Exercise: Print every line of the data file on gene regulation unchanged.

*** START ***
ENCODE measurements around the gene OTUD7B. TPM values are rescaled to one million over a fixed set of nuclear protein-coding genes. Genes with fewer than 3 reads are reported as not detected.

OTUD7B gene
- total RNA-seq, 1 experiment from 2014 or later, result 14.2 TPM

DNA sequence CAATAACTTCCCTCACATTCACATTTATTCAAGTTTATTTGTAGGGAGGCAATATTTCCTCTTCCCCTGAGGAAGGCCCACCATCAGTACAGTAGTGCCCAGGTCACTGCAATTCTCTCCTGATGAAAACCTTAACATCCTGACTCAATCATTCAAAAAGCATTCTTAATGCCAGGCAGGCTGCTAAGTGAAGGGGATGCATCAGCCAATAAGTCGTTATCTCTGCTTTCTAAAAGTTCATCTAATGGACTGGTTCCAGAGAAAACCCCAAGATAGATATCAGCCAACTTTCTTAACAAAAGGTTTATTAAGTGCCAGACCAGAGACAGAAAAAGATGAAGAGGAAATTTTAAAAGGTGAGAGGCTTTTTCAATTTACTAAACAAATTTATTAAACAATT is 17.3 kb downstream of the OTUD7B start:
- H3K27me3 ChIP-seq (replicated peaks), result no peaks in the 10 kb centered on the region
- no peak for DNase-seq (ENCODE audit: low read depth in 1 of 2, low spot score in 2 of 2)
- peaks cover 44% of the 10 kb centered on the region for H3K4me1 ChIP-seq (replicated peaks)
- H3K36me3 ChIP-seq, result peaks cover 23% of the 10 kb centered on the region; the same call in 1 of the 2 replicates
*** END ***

ENCODE measurements around the gene OTUD7B. TPM values are rescaled to one million over a fixed set of nuclear protein-coding genes. Genes with fewer than 3 reads are reported as not detected.

OTUD7B gene
- total RNA-seq, 1 experiment from 2014 or later, result 14.2 TPM

DNA sequence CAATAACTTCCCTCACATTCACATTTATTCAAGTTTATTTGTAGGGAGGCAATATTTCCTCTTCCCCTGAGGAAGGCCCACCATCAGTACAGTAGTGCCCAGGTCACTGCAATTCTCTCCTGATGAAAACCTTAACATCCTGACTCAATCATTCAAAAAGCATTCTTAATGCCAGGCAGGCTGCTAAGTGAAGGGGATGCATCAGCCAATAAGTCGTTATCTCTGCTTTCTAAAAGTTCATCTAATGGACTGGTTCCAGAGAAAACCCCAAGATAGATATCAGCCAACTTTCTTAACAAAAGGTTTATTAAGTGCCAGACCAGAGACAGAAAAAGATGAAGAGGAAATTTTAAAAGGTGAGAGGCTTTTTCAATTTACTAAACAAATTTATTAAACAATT is 17.3 kb downstream of the OTUD7B start:
- H3K27me3 ChIP-seq (replicated peaks), result no peaks in the 10 kb centered on the region
- no peak for DNase-seq (ENCODE audit: low read depth in 1 of 2, low spot score in 2 of 2)
- peaks cover 44% of the 10 kb centered on the region for H3K4me1 ChIP-seq (replicated peaks)
- H3K36me3 ChIP-seq, result peaks cover 23% of the 10 kb centered on the region; the same call in 1 of the 2 replicates